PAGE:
While perhaps not as severe a threat as climate change, mismanaged plastic waste has become a highly visible issue in recent years. Public awareness is heightened thanks in part to the tremendously popular Blue Planet documentary series and China’s ‘National Sword’ policy, which placed more stringent restrictions on the import of waste material, forcing the problem back onto the waste generating countries. It’s a growing and increasingly global concern.
“Flexible packaging has gained higher growth momentum with CAGR volume growth of close to 4% since 2019.”
Regulation is also playing its part. Policies such as Europe’s Single-Use Plastics Directive and a ban on disposable plastic applications in China are pressuring brands to redesign their packaging applications, pay attention to their waste stream and increase their use of recycled material.
Technological innovation will be game-changing
Industry is turning to technology to reduce plastic and materials waste.
Chemical recycling is attracting the most significant interest. An array of technologies can break down hard-to-recycle polymers into new forms of plastic or high-quality feedstock, using depolymerisation; pyrolysis; or super-heating to produce syngas.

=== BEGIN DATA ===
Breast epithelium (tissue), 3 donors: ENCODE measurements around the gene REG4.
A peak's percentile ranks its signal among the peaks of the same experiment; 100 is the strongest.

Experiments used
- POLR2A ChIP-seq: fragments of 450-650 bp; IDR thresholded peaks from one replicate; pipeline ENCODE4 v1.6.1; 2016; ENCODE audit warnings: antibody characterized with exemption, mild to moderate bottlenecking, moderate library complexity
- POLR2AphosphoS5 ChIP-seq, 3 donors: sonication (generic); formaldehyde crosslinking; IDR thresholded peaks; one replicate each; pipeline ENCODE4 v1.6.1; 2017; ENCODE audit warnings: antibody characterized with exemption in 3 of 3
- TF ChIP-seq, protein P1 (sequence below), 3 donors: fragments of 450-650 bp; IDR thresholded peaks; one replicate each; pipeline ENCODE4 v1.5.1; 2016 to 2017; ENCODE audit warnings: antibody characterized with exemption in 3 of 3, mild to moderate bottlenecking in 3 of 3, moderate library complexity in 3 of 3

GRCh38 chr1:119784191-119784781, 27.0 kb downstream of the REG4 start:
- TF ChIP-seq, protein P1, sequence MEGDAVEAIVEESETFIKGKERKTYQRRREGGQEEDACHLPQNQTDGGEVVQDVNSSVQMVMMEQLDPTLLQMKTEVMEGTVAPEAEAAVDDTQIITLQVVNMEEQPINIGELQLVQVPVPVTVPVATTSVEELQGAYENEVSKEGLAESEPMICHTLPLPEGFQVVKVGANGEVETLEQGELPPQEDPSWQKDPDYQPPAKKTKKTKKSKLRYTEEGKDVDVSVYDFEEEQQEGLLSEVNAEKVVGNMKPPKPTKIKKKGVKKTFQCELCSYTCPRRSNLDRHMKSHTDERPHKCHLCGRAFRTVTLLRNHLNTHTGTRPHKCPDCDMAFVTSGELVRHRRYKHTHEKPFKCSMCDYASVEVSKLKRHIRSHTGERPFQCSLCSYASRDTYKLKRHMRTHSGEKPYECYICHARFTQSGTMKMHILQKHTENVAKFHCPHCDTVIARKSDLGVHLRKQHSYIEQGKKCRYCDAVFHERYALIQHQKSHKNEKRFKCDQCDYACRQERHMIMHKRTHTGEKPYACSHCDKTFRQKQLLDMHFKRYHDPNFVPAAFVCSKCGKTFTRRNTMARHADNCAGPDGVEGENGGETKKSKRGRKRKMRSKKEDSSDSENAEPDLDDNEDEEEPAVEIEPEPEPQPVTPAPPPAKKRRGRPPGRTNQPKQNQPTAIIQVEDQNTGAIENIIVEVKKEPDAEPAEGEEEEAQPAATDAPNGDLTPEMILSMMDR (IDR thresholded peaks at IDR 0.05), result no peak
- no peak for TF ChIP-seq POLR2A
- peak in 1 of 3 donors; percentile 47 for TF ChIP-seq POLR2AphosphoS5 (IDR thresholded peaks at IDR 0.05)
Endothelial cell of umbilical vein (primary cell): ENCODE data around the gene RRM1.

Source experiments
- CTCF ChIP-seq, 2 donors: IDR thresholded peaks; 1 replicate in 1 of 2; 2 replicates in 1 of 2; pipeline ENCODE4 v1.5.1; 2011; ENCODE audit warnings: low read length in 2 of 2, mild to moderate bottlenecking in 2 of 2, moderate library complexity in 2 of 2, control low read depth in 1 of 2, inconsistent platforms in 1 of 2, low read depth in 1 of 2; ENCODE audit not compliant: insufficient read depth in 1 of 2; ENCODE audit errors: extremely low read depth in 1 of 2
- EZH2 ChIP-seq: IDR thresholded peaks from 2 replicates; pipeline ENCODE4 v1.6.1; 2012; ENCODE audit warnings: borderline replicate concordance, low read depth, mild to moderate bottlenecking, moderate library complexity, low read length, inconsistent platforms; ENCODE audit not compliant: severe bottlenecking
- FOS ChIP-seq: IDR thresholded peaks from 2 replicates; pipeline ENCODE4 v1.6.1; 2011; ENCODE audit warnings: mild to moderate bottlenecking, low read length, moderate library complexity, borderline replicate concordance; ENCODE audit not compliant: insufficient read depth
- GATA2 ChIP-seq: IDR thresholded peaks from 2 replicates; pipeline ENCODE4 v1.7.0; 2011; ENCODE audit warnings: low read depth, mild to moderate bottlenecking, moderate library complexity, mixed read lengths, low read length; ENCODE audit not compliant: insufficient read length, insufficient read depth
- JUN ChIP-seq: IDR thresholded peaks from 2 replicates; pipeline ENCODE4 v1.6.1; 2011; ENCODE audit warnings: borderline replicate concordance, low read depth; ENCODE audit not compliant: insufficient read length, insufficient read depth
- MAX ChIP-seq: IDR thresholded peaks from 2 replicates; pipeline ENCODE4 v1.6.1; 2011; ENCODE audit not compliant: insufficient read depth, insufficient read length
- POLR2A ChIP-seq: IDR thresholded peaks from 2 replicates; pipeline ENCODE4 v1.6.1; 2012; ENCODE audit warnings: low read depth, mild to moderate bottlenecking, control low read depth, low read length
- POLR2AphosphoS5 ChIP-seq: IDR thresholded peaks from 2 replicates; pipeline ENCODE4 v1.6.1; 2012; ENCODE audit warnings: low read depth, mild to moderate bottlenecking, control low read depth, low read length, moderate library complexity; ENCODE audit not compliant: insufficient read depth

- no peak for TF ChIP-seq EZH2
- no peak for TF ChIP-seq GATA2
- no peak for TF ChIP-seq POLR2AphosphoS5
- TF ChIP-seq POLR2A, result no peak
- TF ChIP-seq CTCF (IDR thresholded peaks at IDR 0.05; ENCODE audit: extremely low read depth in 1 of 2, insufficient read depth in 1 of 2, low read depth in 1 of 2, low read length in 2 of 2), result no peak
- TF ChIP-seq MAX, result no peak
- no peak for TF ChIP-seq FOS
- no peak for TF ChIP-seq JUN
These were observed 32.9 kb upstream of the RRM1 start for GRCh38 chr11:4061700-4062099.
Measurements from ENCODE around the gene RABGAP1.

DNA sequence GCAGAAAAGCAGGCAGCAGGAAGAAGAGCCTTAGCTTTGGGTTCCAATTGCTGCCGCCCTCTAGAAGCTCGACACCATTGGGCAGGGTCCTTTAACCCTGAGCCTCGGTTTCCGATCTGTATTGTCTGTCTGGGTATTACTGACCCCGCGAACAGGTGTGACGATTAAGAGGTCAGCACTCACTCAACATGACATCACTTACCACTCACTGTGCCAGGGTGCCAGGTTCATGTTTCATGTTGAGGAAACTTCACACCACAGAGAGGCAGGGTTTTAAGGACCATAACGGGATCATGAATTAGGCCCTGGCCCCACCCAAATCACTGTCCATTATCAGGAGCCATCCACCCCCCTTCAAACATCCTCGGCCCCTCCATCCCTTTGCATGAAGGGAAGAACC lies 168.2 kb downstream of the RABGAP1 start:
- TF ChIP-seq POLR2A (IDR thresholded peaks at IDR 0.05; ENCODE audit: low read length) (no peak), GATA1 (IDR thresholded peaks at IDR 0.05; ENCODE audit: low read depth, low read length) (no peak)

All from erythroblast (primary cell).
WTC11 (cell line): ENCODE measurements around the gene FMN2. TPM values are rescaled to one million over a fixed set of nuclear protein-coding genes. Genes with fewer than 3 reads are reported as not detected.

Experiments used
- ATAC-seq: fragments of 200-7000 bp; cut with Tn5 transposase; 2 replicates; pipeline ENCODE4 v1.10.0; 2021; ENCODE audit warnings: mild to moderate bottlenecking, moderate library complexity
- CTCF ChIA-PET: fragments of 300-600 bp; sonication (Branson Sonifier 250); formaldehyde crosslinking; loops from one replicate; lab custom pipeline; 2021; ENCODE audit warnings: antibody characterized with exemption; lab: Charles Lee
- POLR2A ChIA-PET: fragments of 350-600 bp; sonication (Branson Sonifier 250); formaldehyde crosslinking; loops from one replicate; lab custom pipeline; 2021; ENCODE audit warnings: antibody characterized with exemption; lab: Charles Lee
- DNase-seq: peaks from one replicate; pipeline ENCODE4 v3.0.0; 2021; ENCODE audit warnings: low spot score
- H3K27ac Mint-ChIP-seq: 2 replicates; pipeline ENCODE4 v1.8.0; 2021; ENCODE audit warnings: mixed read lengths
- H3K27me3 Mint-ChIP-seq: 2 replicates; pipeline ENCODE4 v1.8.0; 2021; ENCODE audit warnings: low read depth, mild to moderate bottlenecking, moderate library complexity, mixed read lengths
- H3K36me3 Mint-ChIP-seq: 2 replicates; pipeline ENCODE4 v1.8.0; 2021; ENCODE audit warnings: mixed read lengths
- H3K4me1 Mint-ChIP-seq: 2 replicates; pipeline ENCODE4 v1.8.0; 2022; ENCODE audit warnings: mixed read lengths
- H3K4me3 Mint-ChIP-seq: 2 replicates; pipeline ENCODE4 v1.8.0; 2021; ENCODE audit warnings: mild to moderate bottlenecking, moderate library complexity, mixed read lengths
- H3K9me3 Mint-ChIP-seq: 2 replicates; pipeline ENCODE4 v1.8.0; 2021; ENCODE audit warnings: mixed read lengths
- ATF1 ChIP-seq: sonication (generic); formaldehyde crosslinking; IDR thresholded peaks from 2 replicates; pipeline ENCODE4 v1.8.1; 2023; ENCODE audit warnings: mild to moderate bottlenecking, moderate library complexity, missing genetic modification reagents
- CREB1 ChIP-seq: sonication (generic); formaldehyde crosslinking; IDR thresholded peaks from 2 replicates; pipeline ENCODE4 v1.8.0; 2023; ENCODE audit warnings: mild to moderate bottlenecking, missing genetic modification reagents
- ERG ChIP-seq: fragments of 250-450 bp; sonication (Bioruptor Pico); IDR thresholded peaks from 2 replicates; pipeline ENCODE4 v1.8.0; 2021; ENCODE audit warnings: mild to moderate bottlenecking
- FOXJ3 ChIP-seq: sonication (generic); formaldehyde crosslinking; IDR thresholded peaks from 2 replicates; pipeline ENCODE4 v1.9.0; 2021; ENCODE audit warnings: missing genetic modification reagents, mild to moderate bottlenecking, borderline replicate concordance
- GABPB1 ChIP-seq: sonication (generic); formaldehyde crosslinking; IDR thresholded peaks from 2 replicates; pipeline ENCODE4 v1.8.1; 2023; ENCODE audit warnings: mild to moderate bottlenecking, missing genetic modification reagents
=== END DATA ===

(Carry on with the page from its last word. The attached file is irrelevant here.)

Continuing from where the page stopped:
Plastic-to-plastic (P2P) and plastic-to-feedstock (P2F) recycling opens the door to make more polymer types economically recyclable. It’s not impossible that chemical recycling could double the level of plastic packaging that is recycled (which currently sits at around 20%).
But this innovation comes with a hefty price tag. To deliver sufficient chemical recycling capacity would need more than USD 50 billion globally.
The other avenue the industry is exploring is bioplastics. Still considered a niche application, representing only around 1% of plastics production, biodegradable polymers such as polylactic acid (PLA) come from biomass, rather than fossil fuels, offering the potential of a lower carbon future.
“To deliver sufficient chemical recycling capacity would need more than USD 50 billion globally.”